Seniors' violence in B.C. care facilities claims 16 lives

British Columbia seniors' advocate says 16 people have died in the last three years in a disturbing trend of violence among the elderly in residential care facilities and hospitals.

B.C. seniors advocate Isobel Mackenzie says resident-on-resident violence raising concerns

Eighty-four-year-old Emily Houston (right) was a resident at the Kamloops Seniors Village care home, when she fell after being pushed last July — an incident that led to her death, according to the coroner. (Nancy Bradley)

British Columbia seniors' advocate says 16 people have died in the last three years in a disturbing trend of violence among the elderly in residential care facilities and hospitals.

Of the 16 deaths, nine occurred in residential care facilities, according to the office of the senior's advocate. 

Isobel Mackenzie says data available for the first time shows there were as many as 550 incidents of resident-on-resident violence at B.C. care facilities in 2014-2015, and the issue must be further examined.

She says her review will include in-depth research to determine if there are patterns or systemic issues that contribute to increased aggression.

Mackenzie says there are more than 27,000 seniors at care facilities, and total incidents of violence are small but substantial.

The advocate delivered a seniors monitoring report that found 235 serious violent incidents among seniors at care facilities last year.

On a more positive note, Mackenzie found that 96 per cent of B.C. seniors have their own doctor and four out of five elderly have no diagnosis of dementia.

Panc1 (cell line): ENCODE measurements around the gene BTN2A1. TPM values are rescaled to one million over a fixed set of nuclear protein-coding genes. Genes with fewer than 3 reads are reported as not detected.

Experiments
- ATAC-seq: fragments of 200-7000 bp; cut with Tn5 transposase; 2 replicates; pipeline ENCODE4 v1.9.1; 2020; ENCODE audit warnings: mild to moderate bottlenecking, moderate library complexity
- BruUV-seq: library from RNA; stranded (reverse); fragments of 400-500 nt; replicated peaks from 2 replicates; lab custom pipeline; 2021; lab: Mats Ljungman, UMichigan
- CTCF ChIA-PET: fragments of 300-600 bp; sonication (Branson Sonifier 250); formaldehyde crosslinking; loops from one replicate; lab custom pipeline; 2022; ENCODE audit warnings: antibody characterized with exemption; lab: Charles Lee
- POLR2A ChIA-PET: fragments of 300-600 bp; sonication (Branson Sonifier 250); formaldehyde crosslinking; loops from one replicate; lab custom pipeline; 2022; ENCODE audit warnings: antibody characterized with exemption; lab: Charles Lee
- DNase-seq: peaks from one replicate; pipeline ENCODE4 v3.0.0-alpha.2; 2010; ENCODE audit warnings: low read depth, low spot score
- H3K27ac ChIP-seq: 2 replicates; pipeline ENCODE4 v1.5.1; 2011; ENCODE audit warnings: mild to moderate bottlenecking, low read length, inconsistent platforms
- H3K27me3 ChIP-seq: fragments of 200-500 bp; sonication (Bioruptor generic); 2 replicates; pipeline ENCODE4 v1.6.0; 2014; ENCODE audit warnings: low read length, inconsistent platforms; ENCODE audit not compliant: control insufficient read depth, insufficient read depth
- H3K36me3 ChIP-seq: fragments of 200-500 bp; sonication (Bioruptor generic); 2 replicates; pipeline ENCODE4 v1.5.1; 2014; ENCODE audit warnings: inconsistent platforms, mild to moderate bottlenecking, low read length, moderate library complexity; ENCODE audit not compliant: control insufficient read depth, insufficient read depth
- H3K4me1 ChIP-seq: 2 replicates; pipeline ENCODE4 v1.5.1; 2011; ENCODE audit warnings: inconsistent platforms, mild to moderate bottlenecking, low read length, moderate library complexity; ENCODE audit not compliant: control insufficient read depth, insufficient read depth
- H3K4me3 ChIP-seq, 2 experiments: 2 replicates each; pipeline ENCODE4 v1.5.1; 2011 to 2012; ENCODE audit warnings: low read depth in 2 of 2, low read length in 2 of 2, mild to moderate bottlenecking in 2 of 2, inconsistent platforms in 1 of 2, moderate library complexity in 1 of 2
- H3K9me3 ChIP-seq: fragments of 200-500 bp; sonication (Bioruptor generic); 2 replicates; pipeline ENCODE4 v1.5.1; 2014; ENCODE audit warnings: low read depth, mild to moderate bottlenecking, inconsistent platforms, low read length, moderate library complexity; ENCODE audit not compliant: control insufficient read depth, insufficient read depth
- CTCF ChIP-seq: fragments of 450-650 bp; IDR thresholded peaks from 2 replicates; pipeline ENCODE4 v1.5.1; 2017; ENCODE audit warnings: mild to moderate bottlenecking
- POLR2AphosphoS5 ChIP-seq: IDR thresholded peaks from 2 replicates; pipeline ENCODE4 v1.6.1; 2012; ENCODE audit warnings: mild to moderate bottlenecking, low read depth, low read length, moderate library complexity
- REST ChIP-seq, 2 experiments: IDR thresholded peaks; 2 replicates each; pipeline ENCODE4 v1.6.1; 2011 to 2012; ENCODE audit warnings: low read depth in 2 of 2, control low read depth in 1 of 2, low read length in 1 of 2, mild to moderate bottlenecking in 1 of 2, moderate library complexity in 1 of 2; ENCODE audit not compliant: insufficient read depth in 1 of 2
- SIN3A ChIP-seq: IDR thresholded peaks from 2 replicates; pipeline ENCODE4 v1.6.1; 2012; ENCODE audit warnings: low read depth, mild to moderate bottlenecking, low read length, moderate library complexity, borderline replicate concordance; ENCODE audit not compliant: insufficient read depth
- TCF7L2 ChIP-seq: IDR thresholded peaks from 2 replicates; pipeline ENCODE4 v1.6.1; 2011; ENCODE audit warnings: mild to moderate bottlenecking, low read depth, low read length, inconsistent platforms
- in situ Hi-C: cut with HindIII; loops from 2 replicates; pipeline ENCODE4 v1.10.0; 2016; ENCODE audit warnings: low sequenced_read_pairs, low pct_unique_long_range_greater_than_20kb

Report highlights

Entitled "Monitoring Seniors' Services," the reports attempts to capture the state of key elements of seniors' care.

It also looks to the future when the population of seniors will be much larger than it is at present pointing to the possibility key services may not be keeping up with the aging trend. 

Currently 17.5 per cent of the province's population is over age 65, but by 2031 the number is expected to be 24 per cent. 

The report from B.C.'s seniors' advocate points to a growing seniors' population and the possibility key services may not be keeping pace with the aging trend. (Office of the Seniors Advocate)

The report looks at the broad categories of seniors' housing, health, transportation, and income support. 

Some highlights:

  • 943 seniors are currently on a waiting list for subsidized assisted living units.
  • There are a total of 4,430 subsidized assisted living units in the province, only a 0.9 per cent increase since 2012.
  • While the population of seniors over age 75 has risen by 10 per cent since 2012, the number of subsidized residential care beds has risen just 3.5 per cent over the same period.
  • There are over 27,000 seniors in residential care in the province.
  • There were up to 550 reported cases of resident-on-resident aggression that resulted in some harm to the resident in licensed care.
  • 18 per cent of licensed residential care facilities did not have an annual inspection within the last year.
  • ​96 per cent of seniors report having a regular GP.
  • Four out of five seniors over the age of 85 have no diagnosis of dementia.
  • The B.C. Senior's Supplement, an additional $49.30 per month for seniors receiving GIS, has not increased in almost 30 years.
  •  51,926 (1.9%) of regular HandyDART ride requests went unfulfilled in 2014.

With files from the Canadian Press


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